"but it is also really getting load when the fan? is running."
Not sure what you mean by that?
But regardless, it seems from what you have said, there is likely a small leak in the system. The symptoms you talk about do appear to indicate a low gas (refrigerant) situation. It doesn't matter how old the fridge is, most fridges have a leak or two.. It just depends on how bad they are, as to how long the fridge will run before you start to notice problems. Sadly it is likely there is no part you can replace to fix this. If it is a case of a gas leak, you would need special equipment to fix it.
The only easy possibility might be the magnetic door seals. In some older fridges (and new ones), they can sometimes cause problems. I don't think there is an easy way to test them apart from careful inspection. You need to make sure the door/s close firmly and cleanly, without any gaps.
Also take some temperatures (roughly by touch is ok) and compare them with another similar fridge. If you notice a huge difference, it's likely a low gas problem. Another thing, how long does the motor/compressor run for? It should cycle on and off "normally" depending on how often the doors(s) are open and closed. If the compressor runs for hours and never stops, it's likely low gas. Obviously you have checked the thermostat is set lower? Is there an airflow duct between fridge and freezer? That should be open. Is there any ice on the outside of the fridge? If so, means moisture in the lining (insulation) of the fridge.
There are a number of tests you could do, without special equipment.
Firstly, if you are not electrical aware, be careful. You can get killed playing behind and underneath equipment like this.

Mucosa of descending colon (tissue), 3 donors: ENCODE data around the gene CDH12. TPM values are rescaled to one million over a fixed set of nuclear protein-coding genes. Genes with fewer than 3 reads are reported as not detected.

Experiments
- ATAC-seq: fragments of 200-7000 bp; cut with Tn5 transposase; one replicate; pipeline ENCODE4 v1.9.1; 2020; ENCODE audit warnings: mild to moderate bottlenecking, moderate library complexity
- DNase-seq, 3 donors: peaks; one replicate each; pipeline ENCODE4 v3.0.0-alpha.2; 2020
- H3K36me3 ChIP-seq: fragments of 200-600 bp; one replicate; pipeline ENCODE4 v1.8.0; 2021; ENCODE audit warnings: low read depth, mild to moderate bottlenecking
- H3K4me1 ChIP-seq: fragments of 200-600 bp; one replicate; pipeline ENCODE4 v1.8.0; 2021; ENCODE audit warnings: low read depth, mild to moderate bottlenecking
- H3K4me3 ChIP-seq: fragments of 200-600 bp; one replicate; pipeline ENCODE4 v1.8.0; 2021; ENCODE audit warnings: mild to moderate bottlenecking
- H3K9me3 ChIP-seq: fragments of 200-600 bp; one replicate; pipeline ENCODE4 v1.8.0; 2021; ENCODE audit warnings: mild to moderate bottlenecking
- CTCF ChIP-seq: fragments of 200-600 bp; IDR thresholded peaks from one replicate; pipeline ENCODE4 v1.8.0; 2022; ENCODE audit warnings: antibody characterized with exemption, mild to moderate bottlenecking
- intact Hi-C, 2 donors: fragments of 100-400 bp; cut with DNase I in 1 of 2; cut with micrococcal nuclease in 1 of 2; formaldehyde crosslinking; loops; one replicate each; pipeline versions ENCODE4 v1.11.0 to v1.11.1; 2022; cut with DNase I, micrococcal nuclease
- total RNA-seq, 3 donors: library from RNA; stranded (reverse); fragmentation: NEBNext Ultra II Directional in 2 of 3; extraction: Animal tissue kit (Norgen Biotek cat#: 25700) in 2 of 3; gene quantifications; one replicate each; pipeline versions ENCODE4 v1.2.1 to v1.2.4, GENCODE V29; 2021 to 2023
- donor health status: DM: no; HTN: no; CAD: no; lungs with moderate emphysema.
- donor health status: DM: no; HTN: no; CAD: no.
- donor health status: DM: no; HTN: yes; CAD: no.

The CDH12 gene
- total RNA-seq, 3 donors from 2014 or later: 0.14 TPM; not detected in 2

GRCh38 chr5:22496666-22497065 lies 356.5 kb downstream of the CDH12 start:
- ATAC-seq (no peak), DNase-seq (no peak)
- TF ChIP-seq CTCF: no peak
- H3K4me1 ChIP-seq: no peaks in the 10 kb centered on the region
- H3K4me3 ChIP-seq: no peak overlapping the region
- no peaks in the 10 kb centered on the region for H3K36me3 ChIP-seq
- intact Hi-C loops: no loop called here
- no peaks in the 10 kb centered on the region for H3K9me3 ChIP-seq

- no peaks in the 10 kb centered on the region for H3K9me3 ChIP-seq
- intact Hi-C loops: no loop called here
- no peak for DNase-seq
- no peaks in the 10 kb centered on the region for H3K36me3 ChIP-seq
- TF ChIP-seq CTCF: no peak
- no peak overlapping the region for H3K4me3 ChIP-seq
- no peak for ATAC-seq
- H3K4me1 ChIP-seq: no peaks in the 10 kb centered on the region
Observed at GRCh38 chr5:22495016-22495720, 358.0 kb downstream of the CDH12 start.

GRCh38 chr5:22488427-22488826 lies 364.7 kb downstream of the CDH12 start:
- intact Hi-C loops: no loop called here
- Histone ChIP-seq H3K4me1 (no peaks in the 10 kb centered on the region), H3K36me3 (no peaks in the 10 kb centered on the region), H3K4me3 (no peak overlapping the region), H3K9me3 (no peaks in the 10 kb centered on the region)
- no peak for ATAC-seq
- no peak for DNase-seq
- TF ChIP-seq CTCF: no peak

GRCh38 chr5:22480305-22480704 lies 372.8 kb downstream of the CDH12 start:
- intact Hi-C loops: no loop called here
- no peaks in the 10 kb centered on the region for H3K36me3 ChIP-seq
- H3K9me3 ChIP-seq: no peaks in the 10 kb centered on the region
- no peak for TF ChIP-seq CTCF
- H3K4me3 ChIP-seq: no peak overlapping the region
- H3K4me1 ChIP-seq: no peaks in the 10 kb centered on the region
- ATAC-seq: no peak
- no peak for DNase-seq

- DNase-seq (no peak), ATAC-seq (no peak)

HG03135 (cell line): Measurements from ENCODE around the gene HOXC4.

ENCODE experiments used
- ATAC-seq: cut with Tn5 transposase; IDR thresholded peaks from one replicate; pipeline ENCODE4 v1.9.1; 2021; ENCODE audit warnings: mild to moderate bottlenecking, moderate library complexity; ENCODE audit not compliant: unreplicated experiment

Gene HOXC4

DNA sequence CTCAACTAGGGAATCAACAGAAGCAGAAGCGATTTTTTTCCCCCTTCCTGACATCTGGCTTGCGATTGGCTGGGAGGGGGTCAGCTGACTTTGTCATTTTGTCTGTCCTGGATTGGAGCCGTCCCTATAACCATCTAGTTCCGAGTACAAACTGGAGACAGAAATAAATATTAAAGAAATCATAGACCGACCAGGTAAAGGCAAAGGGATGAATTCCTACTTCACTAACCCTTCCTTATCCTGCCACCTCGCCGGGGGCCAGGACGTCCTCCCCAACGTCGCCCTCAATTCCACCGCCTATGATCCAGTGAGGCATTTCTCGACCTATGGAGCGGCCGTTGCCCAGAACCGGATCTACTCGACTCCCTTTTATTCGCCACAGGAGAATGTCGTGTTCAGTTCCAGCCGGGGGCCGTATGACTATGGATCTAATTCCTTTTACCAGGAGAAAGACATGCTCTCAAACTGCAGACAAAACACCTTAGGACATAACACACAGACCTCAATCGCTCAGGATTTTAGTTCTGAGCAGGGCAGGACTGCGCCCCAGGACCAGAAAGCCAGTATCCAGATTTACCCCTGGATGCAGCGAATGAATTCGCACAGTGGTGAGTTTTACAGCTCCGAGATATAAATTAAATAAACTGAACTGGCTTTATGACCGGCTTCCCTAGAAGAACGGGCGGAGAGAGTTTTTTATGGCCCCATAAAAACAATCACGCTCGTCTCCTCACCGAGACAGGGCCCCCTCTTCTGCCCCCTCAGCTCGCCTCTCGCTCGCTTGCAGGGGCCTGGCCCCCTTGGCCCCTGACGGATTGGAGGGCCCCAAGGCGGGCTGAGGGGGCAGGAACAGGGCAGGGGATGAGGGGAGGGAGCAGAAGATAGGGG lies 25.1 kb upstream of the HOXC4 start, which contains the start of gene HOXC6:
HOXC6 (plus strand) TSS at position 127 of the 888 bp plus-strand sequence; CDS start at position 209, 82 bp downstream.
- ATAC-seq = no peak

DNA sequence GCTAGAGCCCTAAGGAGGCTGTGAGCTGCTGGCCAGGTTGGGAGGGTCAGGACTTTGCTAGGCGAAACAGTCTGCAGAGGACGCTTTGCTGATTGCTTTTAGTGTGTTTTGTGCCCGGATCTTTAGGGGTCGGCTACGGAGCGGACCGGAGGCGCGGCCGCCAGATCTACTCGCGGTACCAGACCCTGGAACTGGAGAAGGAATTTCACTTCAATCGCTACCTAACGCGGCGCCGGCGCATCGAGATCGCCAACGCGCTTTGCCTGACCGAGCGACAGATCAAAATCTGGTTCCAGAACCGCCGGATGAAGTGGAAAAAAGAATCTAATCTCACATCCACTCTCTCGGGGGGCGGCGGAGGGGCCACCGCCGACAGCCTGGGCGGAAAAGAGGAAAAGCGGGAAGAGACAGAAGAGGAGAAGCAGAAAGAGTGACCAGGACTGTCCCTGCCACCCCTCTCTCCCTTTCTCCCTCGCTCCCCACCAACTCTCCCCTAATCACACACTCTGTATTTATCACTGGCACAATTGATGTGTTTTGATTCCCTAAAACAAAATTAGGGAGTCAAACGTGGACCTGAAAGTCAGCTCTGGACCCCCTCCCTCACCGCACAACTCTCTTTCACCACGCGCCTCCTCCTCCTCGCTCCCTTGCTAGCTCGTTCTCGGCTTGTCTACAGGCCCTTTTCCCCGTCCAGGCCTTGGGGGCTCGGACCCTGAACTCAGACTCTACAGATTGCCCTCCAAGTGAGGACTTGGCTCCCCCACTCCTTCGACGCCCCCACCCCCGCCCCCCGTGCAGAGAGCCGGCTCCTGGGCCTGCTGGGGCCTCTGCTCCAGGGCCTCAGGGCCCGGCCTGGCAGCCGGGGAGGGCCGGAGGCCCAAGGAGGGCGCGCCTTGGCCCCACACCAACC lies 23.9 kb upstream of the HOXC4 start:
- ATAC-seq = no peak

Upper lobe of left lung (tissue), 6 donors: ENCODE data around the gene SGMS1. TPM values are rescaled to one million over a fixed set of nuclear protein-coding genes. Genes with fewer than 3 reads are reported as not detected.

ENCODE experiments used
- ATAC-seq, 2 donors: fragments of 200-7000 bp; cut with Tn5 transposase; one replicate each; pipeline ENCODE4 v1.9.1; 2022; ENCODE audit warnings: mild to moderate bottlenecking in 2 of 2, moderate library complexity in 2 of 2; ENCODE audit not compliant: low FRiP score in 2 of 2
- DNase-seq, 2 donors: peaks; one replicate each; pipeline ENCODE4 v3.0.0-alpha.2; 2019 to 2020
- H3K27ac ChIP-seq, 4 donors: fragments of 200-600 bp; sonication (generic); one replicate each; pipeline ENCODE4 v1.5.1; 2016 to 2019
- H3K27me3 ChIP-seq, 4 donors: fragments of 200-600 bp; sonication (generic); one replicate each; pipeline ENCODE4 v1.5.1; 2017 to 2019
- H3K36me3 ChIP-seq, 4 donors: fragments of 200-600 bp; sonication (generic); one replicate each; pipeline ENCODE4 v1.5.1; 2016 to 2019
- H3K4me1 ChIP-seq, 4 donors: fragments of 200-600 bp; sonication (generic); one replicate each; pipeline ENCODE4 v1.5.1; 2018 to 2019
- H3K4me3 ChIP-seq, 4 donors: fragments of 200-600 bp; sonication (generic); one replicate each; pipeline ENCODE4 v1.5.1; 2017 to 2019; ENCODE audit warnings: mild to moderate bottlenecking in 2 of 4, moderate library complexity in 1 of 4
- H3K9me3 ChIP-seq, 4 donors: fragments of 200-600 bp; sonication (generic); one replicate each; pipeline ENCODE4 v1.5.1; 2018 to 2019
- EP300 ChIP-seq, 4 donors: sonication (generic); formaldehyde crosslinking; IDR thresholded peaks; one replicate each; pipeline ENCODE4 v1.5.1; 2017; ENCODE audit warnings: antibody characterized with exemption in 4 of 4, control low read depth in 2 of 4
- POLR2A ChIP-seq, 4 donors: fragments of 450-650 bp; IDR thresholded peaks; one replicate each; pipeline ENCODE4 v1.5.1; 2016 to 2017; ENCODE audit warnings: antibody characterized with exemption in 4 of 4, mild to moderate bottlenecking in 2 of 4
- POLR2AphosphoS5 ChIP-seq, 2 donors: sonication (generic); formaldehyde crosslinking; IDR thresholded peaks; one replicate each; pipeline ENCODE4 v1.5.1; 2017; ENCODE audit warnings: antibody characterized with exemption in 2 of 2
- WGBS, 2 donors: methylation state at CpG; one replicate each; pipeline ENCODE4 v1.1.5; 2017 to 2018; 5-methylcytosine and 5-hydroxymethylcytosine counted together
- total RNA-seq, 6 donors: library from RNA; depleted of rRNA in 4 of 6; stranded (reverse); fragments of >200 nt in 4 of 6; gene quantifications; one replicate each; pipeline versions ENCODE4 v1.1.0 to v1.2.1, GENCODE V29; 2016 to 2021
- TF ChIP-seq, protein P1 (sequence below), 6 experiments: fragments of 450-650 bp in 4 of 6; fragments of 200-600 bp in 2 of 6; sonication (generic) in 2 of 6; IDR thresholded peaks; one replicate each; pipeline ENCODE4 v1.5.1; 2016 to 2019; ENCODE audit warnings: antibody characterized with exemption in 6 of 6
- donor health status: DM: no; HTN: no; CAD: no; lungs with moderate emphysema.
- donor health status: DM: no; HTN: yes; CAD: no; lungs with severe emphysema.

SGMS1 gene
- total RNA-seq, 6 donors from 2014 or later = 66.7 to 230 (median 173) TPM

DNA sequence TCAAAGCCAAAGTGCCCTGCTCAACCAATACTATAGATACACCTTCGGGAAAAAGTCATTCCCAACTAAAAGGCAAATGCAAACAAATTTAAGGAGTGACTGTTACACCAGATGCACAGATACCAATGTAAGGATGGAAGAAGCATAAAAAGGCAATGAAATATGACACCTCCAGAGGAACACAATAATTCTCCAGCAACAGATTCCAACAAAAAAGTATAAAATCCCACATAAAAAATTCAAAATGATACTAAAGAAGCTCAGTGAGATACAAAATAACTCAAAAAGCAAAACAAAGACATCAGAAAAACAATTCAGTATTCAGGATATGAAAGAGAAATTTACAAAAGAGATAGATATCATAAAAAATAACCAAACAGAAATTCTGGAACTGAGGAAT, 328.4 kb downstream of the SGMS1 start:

The fridge is driven by a device called a compressor. That is a sealed metal cylinder or container that takes low pressure cool to cold gas from the fridge, after it has done the job of making you food cold or frozen. There will be a large(er) tube going into the compressor at the back of the fridge (called suction/return). That tube should be cool to cold. There should also be a smaller (hot to very hot) tube (called discharge) connected to the compressor. That's the high pressure gas going to the condenser to be cooled, so it can freeze your food.
If the suction tube into the compressor is not cool to cold, the fridge needs a re-gas or there might be a line blocked. If the small tube or discharge tube is not hot to very hot, you also might have a problem.
Fridges are very hard for non technicians or people without the right equipment, to fix. Nearly impossible. The most common (easy to fix) problems are door seal problems, thermostat problems, airflow problems. Anything to do with the sealed system side is nearly impossible to fix, unless you have the right equipment. It does sound like it's a low gas problem. One last test - is the exit line or exit side (evaporator), inside the fridge (assuming this is a two door fridge) very cold? The evaporator inside the fridge section should be quite cold. The evaporator is the cold plate (usually made of aluminum) that removes heat from your food. The inlet tube will go into one side of that plate and exit to the compressor on the other side. If that's not quite cold, it's another indication of low gas in your system. Maybe have a look at a basic fridge diagram via Google. Might help explain what I'm talking about.
Lastly be safe. Be aware of possible faulty electrical wiring. If you are not aware or trained, playing with the back of fridges can be dangerous. Good luck.